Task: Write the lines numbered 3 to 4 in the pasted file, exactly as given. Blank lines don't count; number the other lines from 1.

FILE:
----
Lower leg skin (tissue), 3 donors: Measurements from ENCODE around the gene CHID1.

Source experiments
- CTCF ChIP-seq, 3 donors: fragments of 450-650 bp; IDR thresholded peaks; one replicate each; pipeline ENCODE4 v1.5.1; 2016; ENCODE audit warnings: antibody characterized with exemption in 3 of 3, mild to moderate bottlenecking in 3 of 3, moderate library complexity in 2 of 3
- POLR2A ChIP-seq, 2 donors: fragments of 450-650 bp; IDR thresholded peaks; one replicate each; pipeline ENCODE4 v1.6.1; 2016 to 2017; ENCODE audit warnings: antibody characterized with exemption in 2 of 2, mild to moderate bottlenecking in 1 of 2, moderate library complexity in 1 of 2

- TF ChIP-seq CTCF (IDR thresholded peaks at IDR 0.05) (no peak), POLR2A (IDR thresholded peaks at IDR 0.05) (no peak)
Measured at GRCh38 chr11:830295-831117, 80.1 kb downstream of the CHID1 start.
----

- CTCF ChIP-seq, 3 donors: fragments of 450-650 bp; IDR thresholded peaks; one replicate each; pipeline ENCODE4 v1.5.1; 2016; ENCODE audit warnings: antibody characterized with exemption in 3 of 3, mild to moderate bottlenecking in 3 of 3, moderate library complexity in 2 of 3
- POLR2A ChIP-seq, 2 donors: fragments of 450-650 bp; IDR thresholded peaks; one replicate each; pipeline ENCODE4 v1.6.1; 2016 to 2017; ENCODE audit warnings: antibody characterized with exemption in 2 of 2, mild to moderate bottlenecking in 1 of 2, moderate library complexity in 1 of 2